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Sunday, 15 March 2009

Redd Alert and Indian Posse central-Alberta aboriginal gangs

Redd Alert and Indian Posse are established in jail, for safety, but often aren’t maintained closely after inmates are released, said Lethbridge regional police Const. Ric Wallace.
“You could almost call it disorganized crime rather than organized crime,” he said, adding aboriginal gangs have no visible street presence locally. “Although they’re on our radar, it’s not something we’re actively looking at.”
On the Blood Reserve, unsophisticated gangs known as the Bloods and the Crypts who were once prominent have largely disappeared in the past few years.
Several offshoots maintain a minor presence but consist mainly of teens who hang around together and wear bandanas to indicate their affiliations, said Sgt. Dean Syniak of the Blood Tribe Police.
None are linked to organized criminal activity, he said.
“A lot of these kids are just lost and bored,” he said. “We don’t feel there is a threat to the community, but there is a strong potential.”
Syniak said fostering a stronger cultural identity among young natives is essential to preventing gang activities from escalating, and added he has seen increasing levels of community involvement and support on the reserve for early prevention and education initiatives.Children on the reserve as young as nine years old are known to identify themselves with gangs in some way. One of the current concerns for tribal police is an initiation ritual that has youth burning themselves with cigarettes.“There are (a lot) of people who’ve lost their way, and they’re very susceptible to falling into the gang environment,” said Taber police Chief Alf Rudd, who formerly served as police chief for the central-Alberta aboriginal community of Hobbema which has long been plagued by drug problems and serious gang violence.
“For any youth on a first nation, it’s just the allure of this sensational, glamorous lifestyle — the money, the clothes, the friends. That’s what attracts them, but it’s exactly the opposite of that,” said Rudd, who was Blood Tribe Police chief before working in Hobbema. “It’s violence and intimidation as soon as you walk in the door. Once you get inside, you’re trapped.”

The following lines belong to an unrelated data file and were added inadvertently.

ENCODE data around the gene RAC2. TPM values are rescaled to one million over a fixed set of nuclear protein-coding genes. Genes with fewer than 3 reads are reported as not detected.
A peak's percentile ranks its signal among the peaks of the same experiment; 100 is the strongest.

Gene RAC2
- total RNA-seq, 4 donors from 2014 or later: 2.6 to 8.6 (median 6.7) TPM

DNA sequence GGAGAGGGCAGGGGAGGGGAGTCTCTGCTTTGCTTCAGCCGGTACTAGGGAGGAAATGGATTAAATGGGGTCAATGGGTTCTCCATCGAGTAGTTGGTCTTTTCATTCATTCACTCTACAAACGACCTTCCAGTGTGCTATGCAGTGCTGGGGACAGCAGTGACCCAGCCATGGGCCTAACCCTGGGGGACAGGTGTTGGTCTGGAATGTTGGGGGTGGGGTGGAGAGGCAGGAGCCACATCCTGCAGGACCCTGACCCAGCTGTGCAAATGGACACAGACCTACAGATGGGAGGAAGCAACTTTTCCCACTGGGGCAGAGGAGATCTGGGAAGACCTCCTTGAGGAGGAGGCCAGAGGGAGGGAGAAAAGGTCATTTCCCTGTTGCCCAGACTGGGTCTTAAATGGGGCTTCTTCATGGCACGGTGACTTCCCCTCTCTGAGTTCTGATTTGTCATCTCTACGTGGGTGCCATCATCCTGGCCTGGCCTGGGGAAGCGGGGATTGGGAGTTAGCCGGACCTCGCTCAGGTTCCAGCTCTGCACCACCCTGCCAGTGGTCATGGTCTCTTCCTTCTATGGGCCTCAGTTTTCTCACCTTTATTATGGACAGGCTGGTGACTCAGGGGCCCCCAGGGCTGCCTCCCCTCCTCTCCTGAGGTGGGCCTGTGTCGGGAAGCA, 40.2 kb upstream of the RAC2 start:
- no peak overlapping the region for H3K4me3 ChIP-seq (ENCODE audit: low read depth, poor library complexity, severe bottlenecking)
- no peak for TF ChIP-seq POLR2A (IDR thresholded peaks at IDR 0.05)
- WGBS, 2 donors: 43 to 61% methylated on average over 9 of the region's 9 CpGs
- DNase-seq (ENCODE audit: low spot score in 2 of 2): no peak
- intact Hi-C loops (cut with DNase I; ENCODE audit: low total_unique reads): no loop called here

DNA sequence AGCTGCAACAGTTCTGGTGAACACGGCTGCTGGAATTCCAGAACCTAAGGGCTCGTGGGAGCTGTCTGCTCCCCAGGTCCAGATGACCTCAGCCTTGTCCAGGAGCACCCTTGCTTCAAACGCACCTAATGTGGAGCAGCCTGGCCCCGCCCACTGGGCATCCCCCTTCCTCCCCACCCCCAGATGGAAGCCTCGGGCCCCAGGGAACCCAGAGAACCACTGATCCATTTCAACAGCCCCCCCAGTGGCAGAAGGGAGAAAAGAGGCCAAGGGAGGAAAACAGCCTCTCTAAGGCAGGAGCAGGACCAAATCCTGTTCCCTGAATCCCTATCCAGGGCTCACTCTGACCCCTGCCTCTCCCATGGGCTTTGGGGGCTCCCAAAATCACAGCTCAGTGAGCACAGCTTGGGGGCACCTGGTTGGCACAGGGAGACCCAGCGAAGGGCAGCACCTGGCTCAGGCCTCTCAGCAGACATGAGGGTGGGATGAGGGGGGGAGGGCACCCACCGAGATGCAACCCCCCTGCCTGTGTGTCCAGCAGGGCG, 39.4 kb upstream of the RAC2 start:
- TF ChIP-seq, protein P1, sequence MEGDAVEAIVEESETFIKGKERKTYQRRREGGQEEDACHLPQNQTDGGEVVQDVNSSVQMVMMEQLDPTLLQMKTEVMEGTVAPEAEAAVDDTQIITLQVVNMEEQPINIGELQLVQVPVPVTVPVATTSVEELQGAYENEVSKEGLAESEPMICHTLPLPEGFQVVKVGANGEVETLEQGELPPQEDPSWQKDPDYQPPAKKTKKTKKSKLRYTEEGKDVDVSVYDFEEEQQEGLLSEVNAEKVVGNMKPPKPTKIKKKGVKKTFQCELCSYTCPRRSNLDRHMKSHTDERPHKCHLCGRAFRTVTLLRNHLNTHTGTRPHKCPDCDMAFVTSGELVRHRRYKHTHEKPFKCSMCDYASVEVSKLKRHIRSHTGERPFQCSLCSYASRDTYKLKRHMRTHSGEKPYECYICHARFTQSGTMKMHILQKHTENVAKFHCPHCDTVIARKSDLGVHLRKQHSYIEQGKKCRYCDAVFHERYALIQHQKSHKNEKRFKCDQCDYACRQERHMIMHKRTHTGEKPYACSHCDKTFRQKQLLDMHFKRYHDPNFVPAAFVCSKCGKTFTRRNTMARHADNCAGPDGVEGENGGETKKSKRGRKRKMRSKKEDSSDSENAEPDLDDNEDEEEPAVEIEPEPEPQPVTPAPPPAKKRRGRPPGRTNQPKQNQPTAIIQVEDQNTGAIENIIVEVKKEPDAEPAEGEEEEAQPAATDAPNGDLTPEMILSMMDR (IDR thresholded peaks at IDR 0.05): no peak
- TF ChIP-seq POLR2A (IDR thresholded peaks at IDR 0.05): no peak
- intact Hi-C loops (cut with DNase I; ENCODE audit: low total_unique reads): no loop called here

More than a dozen gangs are battling for control of the drug trade on the four aboriginal reserves that surround Hobbema, about 70 kilometres south of Edmonton. Drive-by shootings are common, and gangs peddle crack cocaine from derelict homes in a few old neighbourhoods that resemble inner city ghettos.
On the Piikani Reserve, police say the only semblance of gang activity has been young “wannabes” who don bandanas and strut around in groups.
“We don’t have any (gangs). That’s a positive thing and very surprising,” said Sgt. Sonny Richards of Piikani RCMP.
He noted the strong cultural identity, the involvement of tribal elders, and the use of healing circles with helping keep the reserve’s youth crime rate low.
“It’s a small community, and anything out of the norm is brought to our attention,” he said. “We’re not saying we’re perfect. We do have a handful of individuals we deal with on a regular basis.”
Totten’s study found that members of organized aboriginal gangs commonly recruit their own girlfriends and female family members who become sex slaves used to generate cash for the gangs.
“(Girls) tend to join gangs because they’ve got a friend, a father, an uncle in the gang,” Totten said in a telephone interview from his office in Gatineau, Que. “Pimping your niece or your daughter or your sister is not an unusual occurrence.
“Sexual exploitation and trafficking of girls and young women is very common in some communities,” Totten said. “Most of them are gang raped as part of an initiation ritual.”
The study also found suicide is the most common cause of death among gang members, and its findings suggest young aboriginal gang members are “killing the Indian part of themselves” through extreme acts of violence.
“They don’t have an identity outside of a gang identity,” Totten said. “Mainstream Canadians really aren’t that interested in the plight of aboriginal people because it really doesn’t affect them and because they really don’t care. And so, aboriginals are at the bottom of the social ladder in this country.”
Although officials may have to think outside the box to contain the problem, Rudd said traditional gang suppression and law enforcement are still an essential part of the solution.
“You can’t let up.”He cited the creation of the Hobbema Community Cadet Corps as an example of the police and the community helping children and teens foster positive identities instead of negative gang identities. He estimated 1,000 children and teens from the community now take part in the cadet program.


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